Student Nurses

Grand Prize Winner - Tim Schickedanz, Student Nurse
(Univ. of Texas at Arlington School of Nursing / Harris Methodist, Ft. Worth, TX)
"Student Nurse Utilizes Practical Field Experience to Bolster Nursing Studies"
A student nurse at the University of Texas at Arlington School of Nursing and Medical Platoon Leader in an Armor Battalion with the National Guard, Tim’s first-hand experience as a Combat Medic in the Army, a patient care technician and work with the ambulance and fire departments makes him a top asset for the future of nursing.
PDF Articles:
The Nurse Lounge Jan. 2005
"So often, the people who come to the trauma center are at a crossroads; their condition can rapidly go in one of two ways, and nurses help steer them on a path towards survival."
The Shorthorn Sept. 2004 Oct. 2004
UTA Magazine Feb. 2005
Nominated by: Kami Potter, RN, MS, AOCN  
When asked for a short summary of his life for this nomination, the first thing Tim wrote was that he is a survivor of childhood cancer. He has been a healthy survivor of Hodgkin’s lymphoma for nearly 30 years. Diagnosed at age nine and given two years to live, he has an understanding of what it means to beat the odds and to persevere.
Not only does he have a busy family life, Tim is currently the medical platoon leader in an armor battalion with the National Guard. He told me at the beginning of the semester, “It’s going to be challenging, but I am ready and looking forward to nursing school.”
On top of everything else, Tim works every weekend as a patient care technician in an emergency trauma center. He feels drawn to the split-second thinking and decision-making required of nurses who serve trauma patients. Tim explained, “So often, the people who come to the trauma center are at a crossroads; their condition can rapidly go in one of two ways, and nurses help steer them on a path towards survival.” He adds, “I want to work in a trauma center until I can’t lift a patient anymore.”
After graduating from college in 1989 with political science and economics degrees he says he was “bitten by the emergency medicine bug.” He spent nine years in the Army as a combat medic and earned the elite Expert Field Medical Badge and Air Assault Badge. He is also a certified firefighter and has worked with ambulance and fire departments.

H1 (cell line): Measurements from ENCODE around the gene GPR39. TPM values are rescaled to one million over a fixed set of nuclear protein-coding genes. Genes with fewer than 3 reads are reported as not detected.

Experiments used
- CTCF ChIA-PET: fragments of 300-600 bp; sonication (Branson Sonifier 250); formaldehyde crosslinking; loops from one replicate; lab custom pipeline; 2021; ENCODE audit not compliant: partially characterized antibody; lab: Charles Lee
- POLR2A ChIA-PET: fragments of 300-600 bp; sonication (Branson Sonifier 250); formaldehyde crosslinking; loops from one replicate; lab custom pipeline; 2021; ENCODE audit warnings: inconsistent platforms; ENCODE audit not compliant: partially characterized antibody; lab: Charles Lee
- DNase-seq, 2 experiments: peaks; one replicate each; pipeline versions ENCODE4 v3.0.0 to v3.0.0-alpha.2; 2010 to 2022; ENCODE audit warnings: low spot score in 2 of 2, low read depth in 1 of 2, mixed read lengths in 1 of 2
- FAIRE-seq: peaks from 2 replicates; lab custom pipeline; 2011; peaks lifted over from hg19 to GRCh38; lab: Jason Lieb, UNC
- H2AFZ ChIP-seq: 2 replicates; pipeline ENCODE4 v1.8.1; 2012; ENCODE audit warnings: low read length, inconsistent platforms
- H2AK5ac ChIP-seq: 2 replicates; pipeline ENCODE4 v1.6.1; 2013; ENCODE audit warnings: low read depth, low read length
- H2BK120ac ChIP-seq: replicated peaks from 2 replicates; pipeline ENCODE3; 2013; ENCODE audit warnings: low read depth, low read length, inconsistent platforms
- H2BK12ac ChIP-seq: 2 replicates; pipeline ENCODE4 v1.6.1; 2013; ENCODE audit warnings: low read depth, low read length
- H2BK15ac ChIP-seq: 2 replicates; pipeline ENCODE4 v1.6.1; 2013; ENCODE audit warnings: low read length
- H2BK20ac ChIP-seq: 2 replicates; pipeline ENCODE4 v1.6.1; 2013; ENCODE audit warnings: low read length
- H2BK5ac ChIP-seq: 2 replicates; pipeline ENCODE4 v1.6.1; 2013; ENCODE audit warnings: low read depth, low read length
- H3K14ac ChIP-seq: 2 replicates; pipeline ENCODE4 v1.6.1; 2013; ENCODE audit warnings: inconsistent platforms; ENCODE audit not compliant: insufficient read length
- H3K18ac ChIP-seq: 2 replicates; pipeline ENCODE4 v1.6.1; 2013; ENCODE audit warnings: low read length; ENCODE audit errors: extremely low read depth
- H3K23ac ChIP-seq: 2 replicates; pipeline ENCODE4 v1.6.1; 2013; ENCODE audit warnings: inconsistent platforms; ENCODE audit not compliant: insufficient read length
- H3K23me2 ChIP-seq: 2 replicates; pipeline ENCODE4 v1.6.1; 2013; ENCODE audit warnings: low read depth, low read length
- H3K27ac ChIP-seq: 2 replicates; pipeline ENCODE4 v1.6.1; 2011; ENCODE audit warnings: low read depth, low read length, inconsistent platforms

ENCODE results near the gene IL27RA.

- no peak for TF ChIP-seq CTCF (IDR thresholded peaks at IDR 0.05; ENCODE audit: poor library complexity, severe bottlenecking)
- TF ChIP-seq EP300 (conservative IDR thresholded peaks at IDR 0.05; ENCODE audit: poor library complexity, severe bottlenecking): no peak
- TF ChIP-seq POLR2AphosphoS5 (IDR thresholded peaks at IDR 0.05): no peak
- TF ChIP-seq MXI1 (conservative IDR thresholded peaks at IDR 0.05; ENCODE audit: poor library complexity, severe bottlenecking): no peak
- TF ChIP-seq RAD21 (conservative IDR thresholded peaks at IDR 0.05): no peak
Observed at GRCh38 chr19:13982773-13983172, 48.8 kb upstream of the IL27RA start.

On the last day of clinical, I asked each student to describe why they want to be a nurse and Tim replied, “I see the nurse as the person who is really there on the front lines. Nurses have the power to make a critical difference in patient outcomes, and I feel that I can make a contribution toward helping move the person with emergent needs in the right direction.”
In the critical thinking journals students write about clinical experiences, Tim wrote, “I realize how important the little things become to patients.
Tim recently shared with me an experience he had at work. An elderly man came through the emergency room and was stabilized for his chronic condition. While Tim was waiting with him for admission to the hospital, the man told him a joke and then asked Tim to tell him one too. Tim said, “I thought and thought about a good joke to tell him. Finally, one came to me, I shared it and we had a laugh.” The man seemed to savor the moment and was genuinely happy for the friendly exchange of humor. Soon after the man was transferred up to a unit in the hospital; a code blue was announced on the floor that the man was sent to and he died. Tim said, “Imagine, I shared his final laugh with him, I was the one who saw his last smile.”
Tim’s actions inspire others, and he has been an exemplary role model for the other students in my clinical group. When I taught IV insertion in our nursing skills lab, Tim was a respectful and humble listener. I know for a fact he has started more IVs than I ever will and could have taught the class by himself, but Tim was supportive and during practice later, he offered tips from his experience, and quietly assisted other students who were in need of more help.